Giampaolo Silvestri is Secretary-General of the AVSI Foundation; Maria Laura Conte is Communication Director at the AVSI Foundation
The term ‘development aid’ is no longer in fashion in Brussels. Burdened by its history and ineffective results, the preferred term now is – as observed at the European Development Days (EDD) held on 7‒8 June this year ‒ ‘partnership’: among and between countries and the European Union, as well as between members of civil society, private sector and NGOs.
This approach was also conveyed by the European Commission President Jean-Claude Juncker, and reaffirmed by the leaders and spokesmen of the African countries: the countries no longer want neo-colonialist programmes but instead ask for actions in which they are treated as equals.
In this year’s EDDs, the ‘Davos of cooperation’ as some call them, it was Italy that gained a prominent place: not only because many of our leading figures working on international cooperation attended the event and have been involved in the various discussions, but also because three years after the introduction of a new law on development cooperation (Law 125/2014), Italy seems to have the necessary equipment to keep pace with international trends.
And perhaps Italy is even capable of something more: not only it has the tools, such as a dedicated deputy minister, its contribution to the European Migration Compact and the recognition of the private sector as an actor of cooperation, but also the ambition to conduct wide-ranging action. Or at least it wants to try.
Migration cannot be solved by investing funds that should be used to fight poverty to increase the number of border police and controls
Some international issues create cross-cutting crises that require innovative ideas and experience from the field. Migration and development, and migration and security, are often two sides of the same coin.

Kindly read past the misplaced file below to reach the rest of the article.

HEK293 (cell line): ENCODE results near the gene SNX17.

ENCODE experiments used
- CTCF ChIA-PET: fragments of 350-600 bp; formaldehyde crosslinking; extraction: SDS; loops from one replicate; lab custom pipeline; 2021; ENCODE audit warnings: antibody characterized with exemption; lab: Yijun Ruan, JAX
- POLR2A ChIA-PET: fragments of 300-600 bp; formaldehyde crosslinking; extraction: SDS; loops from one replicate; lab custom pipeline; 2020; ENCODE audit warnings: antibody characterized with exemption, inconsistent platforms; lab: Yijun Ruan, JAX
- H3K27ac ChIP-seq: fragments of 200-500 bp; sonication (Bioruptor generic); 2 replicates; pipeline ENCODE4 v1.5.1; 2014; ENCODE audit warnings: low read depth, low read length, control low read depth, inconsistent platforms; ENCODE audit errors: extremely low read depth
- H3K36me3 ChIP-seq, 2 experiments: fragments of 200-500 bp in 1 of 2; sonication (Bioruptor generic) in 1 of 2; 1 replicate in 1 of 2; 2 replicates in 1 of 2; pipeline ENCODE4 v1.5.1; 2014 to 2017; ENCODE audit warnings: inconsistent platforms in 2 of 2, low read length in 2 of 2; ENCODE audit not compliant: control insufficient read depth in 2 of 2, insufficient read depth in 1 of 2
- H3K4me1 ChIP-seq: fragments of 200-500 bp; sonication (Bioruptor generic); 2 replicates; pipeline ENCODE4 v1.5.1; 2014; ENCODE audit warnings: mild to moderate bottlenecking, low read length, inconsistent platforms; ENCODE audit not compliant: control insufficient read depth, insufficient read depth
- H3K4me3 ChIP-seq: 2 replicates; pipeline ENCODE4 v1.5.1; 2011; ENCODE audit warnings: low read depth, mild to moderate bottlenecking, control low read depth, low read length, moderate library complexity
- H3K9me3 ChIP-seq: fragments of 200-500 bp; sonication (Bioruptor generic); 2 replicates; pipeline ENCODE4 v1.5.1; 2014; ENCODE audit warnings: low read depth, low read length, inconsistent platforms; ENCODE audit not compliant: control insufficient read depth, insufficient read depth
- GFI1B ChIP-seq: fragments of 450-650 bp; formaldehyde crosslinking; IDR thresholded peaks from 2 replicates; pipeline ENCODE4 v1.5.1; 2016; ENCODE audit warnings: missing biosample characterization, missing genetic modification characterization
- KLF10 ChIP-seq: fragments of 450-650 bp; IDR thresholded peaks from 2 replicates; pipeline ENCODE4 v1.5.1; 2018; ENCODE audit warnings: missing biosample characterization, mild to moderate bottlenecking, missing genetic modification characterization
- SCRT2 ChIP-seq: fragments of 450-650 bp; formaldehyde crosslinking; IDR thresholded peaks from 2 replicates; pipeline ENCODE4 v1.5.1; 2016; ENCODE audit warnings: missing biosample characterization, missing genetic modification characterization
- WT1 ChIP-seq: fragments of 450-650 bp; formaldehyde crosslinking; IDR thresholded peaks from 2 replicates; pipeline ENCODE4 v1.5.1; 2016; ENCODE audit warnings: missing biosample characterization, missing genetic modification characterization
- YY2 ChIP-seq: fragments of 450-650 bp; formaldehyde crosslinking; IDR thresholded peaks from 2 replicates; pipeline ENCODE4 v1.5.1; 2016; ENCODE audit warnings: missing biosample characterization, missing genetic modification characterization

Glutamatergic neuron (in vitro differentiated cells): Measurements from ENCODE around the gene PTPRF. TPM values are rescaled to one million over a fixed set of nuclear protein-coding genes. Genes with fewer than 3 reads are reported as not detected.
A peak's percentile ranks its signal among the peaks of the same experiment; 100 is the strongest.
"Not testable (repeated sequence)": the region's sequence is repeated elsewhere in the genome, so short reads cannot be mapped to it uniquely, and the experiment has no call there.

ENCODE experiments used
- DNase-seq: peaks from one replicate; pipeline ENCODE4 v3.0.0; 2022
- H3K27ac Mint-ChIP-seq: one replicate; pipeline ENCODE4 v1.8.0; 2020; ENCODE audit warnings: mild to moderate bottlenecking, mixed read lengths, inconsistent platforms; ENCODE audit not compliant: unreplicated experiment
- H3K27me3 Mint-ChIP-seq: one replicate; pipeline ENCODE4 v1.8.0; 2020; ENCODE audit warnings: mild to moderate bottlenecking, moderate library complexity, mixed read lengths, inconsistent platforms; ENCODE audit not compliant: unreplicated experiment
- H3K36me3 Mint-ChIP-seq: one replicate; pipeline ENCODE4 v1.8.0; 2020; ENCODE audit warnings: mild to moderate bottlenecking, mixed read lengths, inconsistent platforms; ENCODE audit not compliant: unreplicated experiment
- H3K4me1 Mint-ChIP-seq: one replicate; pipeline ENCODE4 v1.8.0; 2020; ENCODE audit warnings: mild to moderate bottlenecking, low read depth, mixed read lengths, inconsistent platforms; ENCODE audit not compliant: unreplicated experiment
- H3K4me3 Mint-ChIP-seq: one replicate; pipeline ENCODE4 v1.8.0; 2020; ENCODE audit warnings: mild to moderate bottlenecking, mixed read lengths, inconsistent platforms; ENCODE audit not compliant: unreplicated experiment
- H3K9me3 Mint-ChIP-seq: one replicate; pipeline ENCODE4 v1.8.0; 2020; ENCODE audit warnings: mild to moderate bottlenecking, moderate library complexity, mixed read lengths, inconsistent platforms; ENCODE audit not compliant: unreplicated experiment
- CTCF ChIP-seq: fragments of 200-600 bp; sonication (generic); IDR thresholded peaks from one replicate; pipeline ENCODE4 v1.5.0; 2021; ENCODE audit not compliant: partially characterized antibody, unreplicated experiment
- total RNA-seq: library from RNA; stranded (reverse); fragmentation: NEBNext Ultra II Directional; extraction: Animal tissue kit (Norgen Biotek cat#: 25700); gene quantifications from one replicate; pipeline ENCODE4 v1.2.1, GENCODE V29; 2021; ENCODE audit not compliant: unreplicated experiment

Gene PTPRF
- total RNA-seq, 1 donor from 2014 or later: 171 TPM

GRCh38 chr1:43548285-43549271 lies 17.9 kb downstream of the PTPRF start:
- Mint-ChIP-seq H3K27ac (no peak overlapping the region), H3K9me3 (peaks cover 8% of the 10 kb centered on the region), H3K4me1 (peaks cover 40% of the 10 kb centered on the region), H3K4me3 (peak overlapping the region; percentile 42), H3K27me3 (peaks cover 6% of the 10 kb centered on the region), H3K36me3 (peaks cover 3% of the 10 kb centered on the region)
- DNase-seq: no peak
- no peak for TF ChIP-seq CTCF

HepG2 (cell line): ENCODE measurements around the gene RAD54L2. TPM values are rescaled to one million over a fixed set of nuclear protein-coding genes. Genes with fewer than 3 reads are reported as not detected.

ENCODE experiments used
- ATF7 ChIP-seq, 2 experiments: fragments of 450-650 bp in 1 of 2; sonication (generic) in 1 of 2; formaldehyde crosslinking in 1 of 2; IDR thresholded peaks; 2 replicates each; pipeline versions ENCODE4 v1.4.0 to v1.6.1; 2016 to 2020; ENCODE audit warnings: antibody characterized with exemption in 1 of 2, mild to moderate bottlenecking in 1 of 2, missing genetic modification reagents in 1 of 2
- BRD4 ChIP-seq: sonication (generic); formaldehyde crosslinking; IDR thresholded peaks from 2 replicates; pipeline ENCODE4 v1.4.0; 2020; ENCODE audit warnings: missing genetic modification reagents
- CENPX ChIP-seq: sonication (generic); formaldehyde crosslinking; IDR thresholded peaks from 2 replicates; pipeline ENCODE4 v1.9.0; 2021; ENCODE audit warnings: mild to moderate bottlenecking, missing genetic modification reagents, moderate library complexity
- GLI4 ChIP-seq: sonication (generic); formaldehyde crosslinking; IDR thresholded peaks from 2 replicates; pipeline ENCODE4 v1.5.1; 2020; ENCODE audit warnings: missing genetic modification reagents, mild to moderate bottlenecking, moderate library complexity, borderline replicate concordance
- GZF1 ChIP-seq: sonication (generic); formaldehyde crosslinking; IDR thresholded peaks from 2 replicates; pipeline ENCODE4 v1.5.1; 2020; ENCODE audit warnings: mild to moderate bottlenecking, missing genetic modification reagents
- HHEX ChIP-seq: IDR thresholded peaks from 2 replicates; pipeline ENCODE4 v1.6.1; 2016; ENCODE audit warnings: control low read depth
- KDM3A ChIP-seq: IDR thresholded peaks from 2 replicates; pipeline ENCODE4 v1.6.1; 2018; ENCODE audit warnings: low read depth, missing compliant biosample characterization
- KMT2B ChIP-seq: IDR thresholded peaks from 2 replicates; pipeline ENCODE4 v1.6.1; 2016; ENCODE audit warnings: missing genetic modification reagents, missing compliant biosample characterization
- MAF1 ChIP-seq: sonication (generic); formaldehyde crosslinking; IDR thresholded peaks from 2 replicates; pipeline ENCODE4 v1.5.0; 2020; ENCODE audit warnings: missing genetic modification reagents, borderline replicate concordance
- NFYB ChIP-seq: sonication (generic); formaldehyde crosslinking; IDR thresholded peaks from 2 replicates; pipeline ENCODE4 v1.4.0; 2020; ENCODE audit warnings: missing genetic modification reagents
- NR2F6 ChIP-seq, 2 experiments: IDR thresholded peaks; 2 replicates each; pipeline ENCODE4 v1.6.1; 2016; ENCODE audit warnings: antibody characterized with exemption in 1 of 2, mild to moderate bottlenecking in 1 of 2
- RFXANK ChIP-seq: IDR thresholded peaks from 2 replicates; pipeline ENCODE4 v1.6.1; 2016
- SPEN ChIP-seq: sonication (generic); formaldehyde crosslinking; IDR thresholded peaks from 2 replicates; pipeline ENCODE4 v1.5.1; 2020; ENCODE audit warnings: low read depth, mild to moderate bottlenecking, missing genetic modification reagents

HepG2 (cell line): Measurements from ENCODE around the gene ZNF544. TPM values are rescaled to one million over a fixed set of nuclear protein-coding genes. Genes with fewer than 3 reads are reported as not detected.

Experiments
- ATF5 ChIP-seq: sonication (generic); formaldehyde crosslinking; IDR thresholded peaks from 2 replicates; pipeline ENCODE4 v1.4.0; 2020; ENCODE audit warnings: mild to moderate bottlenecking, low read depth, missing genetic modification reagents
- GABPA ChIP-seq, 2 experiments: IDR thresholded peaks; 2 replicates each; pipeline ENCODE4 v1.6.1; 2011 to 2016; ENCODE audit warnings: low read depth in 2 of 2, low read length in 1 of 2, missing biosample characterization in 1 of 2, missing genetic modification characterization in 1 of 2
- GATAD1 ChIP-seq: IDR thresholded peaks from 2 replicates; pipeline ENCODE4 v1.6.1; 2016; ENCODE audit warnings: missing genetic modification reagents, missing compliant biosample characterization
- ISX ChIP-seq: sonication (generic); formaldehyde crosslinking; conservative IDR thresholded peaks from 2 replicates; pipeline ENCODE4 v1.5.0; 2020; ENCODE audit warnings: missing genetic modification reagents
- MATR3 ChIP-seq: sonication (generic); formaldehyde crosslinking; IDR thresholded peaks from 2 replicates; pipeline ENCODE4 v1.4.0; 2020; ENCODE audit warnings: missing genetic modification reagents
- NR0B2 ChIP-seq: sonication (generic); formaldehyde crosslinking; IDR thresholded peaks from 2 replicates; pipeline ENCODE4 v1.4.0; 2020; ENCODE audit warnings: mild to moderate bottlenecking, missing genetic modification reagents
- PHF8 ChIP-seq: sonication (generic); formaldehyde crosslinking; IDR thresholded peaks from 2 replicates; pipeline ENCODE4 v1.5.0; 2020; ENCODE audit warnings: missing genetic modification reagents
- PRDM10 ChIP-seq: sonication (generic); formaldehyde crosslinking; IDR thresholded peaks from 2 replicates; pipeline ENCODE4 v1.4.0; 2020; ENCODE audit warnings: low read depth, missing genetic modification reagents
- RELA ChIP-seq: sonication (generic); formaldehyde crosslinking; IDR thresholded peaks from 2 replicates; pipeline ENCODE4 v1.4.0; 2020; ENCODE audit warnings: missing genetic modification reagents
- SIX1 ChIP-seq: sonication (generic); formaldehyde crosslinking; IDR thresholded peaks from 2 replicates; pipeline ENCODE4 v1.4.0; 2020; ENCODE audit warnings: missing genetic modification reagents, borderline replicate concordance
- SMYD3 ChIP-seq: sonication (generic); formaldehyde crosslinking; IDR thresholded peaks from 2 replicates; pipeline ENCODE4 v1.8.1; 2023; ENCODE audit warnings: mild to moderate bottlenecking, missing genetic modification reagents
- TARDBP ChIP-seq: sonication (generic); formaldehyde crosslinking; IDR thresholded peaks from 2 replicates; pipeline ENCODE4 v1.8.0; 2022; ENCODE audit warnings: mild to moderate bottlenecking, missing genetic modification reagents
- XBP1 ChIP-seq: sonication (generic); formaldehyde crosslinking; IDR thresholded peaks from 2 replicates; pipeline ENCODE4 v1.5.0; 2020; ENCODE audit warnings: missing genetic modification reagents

The issue of migration to Europe from Africa cannot be solved by moving Europe's borders to Africa, or by investing funds that should be used in the fight against poverty to increase the number of border police and controls. This plan shows its weaknesses under demographic pressure, hunger, drought and wars. And in any case, migratory flows always find openings through which to pass.
But there is one key fact which echoes all other pulling factors for migration: jobs – an essential condition to limit migrants’ departures and to facilitate their integration into destination countries. The External Investment Plan (EIP) that the EU is implementing, and which could mobilise US$60bn to be allocated to companies that intend to invest in Africa, could be a great opportunity to create real jobs with the involvement of civil society and other local realities and institutions.
The same reality also applies to refugees. Those working in refugee camps know from experience that a cash-for-work project may help those who are staying for endless periods in camps in Lebanon, Jordan or Kenya (just to mention some of the many cases) to recover their own dignity. This is proven in detail by a project implemented in Lebanon with the support of Italian Development Cooperation.
Cash granted for a job, which is often of public interest, is useful for both Europe and the migrants’ countries of origin. In fact, this kind of approach prevents the dispersion of ‘human resources’, a precious capital for countries like Syria that one day, once the war is over, will have to relaunch with the help of its people. Those who fled to Europe during the conflict are not likely to return.
Work without education has a poor future
But work alone is not enough. Work without education has a poor future ahead, just as the opposite does. Education used as a mantra in cooperation, but it is not just about schooling, but about inclusivity: in addition to the transmission of technical skills, education must provide a precise ‘essence’. Just consider that even those recruiting violent extremists open schools and invest in some forms of training.
At AVSI, we try to summarise the definition as follows: accompanying young people to think critically and discover that the other ‒ someone of a different culture or religion, for example ‒ is good, and should not be perceived as an obstacle to get rid of.
This is the challenge of the Back to the Future project, funded by the MADAD fund, which AVSI and other partners are implementing in Lebanon and Jordan. Numbers help to understand the extent of this: 30,000 children involved in Lebanon, 10,000 in Jordan, with a total of 200,000 indirect beneficiaries.
Work and education undoubtedly deserve the maximum investment that can be allocated to development and security.
IMAGE CREDIT: CC/Flickr - European Commission DG ECHO